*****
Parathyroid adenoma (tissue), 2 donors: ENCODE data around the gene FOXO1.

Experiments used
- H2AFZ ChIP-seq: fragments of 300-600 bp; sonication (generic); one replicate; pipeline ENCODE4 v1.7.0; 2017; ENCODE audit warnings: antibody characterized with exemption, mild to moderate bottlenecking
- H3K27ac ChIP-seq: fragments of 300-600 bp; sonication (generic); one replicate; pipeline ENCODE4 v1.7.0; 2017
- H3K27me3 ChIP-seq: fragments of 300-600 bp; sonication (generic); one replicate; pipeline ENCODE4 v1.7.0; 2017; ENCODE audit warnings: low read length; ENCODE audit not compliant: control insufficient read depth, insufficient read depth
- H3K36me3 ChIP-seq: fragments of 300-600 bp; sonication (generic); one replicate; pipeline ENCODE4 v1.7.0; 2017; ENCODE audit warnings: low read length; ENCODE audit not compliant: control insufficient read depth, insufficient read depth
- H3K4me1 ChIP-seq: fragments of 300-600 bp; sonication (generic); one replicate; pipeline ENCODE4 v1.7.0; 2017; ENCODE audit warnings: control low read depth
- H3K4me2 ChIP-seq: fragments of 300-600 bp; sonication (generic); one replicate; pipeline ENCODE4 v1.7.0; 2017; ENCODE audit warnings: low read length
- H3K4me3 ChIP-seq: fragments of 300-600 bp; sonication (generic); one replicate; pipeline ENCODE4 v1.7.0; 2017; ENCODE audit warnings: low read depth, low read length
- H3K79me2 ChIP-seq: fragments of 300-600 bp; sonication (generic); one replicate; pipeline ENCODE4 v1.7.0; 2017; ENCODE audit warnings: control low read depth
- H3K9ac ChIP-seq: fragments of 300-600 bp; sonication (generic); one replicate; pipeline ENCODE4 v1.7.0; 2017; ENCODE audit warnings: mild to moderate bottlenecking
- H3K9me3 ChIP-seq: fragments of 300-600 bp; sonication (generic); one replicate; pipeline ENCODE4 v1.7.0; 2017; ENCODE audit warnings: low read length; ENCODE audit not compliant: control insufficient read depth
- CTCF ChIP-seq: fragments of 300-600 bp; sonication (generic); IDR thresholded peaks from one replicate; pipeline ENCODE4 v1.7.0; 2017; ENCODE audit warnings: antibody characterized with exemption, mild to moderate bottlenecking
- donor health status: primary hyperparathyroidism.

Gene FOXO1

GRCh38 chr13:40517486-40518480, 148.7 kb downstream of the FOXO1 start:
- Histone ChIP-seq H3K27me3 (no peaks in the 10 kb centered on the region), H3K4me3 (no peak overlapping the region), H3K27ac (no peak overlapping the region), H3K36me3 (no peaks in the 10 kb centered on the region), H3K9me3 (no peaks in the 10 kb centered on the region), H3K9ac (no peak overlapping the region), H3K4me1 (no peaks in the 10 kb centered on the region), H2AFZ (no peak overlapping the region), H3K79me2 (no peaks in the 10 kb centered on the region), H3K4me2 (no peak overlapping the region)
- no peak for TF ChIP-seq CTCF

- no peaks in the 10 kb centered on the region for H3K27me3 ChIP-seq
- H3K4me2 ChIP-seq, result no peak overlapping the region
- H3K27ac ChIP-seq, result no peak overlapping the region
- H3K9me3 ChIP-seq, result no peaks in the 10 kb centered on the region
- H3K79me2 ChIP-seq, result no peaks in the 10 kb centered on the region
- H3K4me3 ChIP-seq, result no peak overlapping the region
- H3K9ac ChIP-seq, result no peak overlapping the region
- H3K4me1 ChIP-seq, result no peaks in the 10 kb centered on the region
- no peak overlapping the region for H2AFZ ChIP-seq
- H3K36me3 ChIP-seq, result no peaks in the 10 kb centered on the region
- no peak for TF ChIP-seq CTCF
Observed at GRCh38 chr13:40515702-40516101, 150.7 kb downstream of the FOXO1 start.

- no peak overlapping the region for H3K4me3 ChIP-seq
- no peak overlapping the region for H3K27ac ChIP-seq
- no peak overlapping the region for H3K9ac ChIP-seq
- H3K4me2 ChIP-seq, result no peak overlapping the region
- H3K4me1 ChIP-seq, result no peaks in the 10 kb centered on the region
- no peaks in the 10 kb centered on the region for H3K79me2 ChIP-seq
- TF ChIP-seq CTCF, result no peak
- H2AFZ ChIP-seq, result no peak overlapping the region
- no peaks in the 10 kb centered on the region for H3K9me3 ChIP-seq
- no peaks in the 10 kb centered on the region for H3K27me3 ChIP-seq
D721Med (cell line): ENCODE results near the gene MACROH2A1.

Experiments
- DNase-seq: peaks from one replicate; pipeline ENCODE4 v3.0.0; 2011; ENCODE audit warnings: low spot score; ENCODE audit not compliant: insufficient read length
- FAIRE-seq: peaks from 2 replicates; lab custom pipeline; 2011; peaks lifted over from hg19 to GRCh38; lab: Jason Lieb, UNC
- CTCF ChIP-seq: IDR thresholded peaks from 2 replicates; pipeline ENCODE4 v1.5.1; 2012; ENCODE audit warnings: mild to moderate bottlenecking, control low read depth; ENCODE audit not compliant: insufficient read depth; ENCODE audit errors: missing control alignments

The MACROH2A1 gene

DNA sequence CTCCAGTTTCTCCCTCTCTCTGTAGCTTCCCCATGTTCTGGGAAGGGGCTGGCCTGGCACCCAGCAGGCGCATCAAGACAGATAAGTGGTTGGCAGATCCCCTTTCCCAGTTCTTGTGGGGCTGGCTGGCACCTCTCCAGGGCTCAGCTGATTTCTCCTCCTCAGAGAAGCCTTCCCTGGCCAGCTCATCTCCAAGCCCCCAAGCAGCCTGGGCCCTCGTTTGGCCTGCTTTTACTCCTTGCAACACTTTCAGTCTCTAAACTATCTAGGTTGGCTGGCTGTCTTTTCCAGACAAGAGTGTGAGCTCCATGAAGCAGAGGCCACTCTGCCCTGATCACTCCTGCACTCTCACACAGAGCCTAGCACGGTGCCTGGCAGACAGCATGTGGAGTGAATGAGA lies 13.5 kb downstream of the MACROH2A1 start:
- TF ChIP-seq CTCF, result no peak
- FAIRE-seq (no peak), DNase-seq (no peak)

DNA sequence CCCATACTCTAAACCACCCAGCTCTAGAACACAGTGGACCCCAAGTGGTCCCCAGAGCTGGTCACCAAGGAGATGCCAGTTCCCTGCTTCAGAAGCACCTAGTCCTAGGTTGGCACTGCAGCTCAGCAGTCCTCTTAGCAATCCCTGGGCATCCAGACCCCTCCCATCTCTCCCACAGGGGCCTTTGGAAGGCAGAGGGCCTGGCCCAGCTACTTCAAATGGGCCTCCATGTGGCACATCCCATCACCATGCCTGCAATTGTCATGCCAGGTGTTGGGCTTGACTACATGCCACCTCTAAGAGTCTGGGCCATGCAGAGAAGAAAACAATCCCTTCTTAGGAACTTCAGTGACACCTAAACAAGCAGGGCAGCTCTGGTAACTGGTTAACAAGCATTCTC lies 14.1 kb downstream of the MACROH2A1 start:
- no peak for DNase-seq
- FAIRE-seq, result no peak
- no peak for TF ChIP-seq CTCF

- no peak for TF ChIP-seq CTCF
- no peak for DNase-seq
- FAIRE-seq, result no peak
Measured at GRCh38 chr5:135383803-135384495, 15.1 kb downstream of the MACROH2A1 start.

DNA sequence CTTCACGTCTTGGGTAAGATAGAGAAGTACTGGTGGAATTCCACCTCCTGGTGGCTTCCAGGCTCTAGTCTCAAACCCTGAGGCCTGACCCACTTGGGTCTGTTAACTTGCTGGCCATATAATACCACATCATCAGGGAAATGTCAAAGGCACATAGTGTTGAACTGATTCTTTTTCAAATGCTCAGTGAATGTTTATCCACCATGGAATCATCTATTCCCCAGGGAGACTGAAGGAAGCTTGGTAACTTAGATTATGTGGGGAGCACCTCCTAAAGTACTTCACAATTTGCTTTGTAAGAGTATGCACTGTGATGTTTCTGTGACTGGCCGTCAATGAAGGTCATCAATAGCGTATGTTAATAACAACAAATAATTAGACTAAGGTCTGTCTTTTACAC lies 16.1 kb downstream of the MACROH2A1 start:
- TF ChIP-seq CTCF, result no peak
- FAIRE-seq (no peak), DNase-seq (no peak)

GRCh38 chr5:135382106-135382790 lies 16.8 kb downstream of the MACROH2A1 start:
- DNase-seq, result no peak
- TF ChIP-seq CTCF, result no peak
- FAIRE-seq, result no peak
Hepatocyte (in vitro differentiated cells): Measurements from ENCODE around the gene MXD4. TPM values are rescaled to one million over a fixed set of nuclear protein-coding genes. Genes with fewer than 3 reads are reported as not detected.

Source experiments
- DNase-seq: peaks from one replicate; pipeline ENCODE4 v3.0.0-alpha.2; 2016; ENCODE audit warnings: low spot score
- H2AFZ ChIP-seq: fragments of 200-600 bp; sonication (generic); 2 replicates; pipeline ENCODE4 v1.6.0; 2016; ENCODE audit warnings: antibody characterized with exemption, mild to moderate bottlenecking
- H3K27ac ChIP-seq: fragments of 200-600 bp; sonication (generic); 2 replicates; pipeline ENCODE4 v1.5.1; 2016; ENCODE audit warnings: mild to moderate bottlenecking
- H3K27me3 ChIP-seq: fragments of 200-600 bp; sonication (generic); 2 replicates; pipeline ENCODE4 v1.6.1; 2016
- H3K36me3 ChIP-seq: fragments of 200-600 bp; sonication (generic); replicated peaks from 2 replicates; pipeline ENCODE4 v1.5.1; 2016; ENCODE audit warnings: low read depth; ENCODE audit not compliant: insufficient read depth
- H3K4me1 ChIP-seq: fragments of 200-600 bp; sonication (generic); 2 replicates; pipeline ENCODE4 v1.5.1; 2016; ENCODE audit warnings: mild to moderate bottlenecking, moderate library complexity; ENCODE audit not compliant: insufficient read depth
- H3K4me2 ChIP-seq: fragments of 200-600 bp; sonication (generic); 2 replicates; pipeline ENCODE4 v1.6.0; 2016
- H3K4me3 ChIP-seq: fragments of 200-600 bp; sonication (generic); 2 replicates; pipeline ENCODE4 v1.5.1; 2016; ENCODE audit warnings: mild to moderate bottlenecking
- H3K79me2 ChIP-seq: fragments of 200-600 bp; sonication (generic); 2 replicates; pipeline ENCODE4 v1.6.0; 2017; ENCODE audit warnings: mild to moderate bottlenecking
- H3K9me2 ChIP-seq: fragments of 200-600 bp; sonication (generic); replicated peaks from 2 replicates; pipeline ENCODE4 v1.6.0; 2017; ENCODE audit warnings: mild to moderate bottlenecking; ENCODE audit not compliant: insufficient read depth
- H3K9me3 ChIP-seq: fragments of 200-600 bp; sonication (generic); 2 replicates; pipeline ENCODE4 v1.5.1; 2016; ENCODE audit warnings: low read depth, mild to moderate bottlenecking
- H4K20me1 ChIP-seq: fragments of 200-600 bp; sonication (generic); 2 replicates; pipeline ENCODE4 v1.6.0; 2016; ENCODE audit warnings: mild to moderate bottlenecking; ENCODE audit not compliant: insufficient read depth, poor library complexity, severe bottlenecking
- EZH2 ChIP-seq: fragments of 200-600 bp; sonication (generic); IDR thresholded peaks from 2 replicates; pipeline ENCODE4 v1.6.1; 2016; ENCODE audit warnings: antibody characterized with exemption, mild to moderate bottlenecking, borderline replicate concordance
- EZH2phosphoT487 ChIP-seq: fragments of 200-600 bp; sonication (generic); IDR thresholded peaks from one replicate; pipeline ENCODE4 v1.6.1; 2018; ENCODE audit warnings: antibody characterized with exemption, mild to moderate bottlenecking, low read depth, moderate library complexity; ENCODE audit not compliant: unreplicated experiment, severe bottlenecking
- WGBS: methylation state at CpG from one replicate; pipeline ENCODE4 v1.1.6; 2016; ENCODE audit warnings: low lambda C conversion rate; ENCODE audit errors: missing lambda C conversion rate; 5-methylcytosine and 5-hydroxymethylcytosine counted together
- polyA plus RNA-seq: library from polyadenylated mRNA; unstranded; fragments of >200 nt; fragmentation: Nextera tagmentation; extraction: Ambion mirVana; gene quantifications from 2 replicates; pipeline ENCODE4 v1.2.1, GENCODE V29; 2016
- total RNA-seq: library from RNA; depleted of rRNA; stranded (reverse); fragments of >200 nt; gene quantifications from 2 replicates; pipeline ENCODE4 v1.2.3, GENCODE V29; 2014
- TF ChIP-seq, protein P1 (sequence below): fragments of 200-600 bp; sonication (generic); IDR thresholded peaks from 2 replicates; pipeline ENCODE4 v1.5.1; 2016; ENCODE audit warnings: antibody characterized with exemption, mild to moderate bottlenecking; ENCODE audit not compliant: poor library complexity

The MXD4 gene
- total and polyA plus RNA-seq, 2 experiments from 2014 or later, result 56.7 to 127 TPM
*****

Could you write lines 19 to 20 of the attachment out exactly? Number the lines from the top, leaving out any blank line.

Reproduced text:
- no peaks in the 10 kb centered on the region for H3K27me3 ChIP-seq
- H3K4me2 ChIP-seq, result no peak overlapping the region